The patient had consumed an overdose of paracetamol for fever and had an underlying hepatic vein occlusion at 6 weeks (puerperium) postpartum. Both the risk factors affect the centrizonal regions of the liver lobule. The hepatocytic damage following paracetamol overdosage causes submassive necrosis and collapse of reticulin in zone 3, and the major hepatic venous outflow tract obstruction causes centrizonal congestion and pericentral hepatocyte necrosis. Thus, the two hits in one go in the patient (paracetamol toxicity and hepatic venous outflow obstruction) are the most likely insults that are responsible for the ALF. The tense ascites with rapid re-accumulation requiring large-volume paracentesis can be explained by occlusion to the hepatic venous outflow system. One other explanation for the gross ascites in our patient could be due to sinusoidal collapse caused by liver cell dropout, a well-known phenomenon in acute hepatitis.[1] Despite the 2 hits, transaminases did not show the expected rise of 400-fold elevation of the upper limit of normal.

The minimal dose of acetaminophen that produces liver injury varies from 4 to 10 g. Our patient had taken 4.5 g per day for 3 days. This was in the background of a pregnancy-related thrombophilic state resulting in obstruction to the hepatic venous outflow system. Recent studies have shown mild derangement of liver biochemistry with even 1 g of acetaminophen taken 6 hourly by healthy volunteers.[2] While most patients have transaminase levels that are often elevated up to 400 times the upper limit of normal, some may have mild elevations, metabolic acidosis, or isolated hypoprothrombinemia. Our patient had lower levels and may be related to lower dose of paracetamol. Nonintentional acetaminophen overdose (as in the case), when exposed for several days, manifests as more advanced encephalopathy at presentation.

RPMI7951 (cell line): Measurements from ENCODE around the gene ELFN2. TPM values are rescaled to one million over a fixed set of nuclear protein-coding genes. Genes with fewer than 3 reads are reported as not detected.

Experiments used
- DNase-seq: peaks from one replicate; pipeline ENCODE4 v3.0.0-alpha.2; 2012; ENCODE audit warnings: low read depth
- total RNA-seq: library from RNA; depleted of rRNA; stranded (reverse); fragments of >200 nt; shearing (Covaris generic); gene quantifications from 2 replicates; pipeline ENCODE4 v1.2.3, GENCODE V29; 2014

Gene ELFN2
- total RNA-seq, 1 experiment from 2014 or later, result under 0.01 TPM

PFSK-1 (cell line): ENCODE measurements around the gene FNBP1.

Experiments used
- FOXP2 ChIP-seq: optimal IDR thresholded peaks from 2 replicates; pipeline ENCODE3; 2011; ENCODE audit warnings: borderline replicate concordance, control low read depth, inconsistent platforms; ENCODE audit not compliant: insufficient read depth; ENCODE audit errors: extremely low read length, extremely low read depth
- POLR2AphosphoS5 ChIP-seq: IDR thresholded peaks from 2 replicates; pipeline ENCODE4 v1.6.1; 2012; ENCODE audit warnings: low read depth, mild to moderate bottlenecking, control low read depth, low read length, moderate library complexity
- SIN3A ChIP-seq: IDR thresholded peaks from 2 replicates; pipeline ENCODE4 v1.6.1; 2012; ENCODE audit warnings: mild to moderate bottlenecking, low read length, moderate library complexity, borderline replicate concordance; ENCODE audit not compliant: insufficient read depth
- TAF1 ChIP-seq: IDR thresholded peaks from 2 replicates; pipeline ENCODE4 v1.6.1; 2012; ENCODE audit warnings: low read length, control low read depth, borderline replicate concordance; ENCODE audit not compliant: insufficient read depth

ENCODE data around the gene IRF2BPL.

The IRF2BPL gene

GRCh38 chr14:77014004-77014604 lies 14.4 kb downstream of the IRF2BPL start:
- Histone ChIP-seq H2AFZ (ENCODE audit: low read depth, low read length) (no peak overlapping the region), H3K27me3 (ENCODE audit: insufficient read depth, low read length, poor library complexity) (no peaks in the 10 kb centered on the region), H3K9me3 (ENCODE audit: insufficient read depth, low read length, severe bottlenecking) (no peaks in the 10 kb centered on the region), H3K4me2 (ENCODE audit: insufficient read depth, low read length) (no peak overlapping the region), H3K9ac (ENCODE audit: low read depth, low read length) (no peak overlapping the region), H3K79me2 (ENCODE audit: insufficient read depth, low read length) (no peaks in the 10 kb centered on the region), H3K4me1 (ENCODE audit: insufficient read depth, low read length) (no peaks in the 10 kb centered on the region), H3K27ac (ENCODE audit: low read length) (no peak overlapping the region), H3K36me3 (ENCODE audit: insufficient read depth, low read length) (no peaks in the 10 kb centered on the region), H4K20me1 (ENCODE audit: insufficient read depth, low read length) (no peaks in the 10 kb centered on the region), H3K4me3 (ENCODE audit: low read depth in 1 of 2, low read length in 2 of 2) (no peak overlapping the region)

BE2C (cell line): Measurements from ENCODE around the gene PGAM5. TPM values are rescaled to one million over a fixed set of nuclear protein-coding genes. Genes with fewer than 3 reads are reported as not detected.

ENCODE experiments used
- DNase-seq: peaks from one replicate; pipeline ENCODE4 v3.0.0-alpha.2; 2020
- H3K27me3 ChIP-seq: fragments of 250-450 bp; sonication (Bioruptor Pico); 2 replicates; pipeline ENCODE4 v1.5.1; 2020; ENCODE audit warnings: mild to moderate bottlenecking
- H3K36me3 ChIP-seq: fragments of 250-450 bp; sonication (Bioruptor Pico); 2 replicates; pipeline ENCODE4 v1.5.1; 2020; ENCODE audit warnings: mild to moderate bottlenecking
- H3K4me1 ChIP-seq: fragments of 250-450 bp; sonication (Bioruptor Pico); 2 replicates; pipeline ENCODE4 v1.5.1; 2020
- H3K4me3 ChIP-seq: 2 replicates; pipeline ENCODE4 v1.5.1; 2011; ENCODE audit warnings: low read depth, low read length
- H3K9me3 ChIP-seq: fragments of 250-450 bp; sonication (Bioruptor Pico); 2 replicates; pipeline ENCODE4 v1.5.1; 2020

Female sex hormones are associated with an increase in BCS in women on oral contraceptives.[3] It is also well known that pregnancy is a hypercoagulable physiological state and during puerperium, i.e. until 6 weeks after delivery. Studies have shown a high risk for thrombosis to continue even as long as 12 weeks after delivery.[4] This hypercoagulable state is responsible for the association of pregnancy with BCS. The prevalence ranges from 6.8% to 16% in different series.[5],[6],[7],[8]

A significant number of these patients have an underlying thrombophilia, i.e., either inherited or acquired with at least two risk factors.[8] Raotou et al.[8] concluded that BCS is unlikely to occur in the absence of underlying prothrombotic state. Further, a high prevalence of protein S deficiency has been documented during pregnancy, and this is likely to be an important risk factor in predisposing pregnant women to BCS.[9],[10]

There has always been a debatable discussion whether pregnancy is itself a risk factor for BCS?[8] Thus, pregnancy being a prothrombotic state can trigger BCS in women with an underlying prothrombotic condition. The most common clinical presentations of BCS associated with pregnancy are acute and are due to thrombosis of the suprahepatic veins with obstruction of the outflow tract. Pathologically, this causes centrizonal congestion and pericentral necrosis.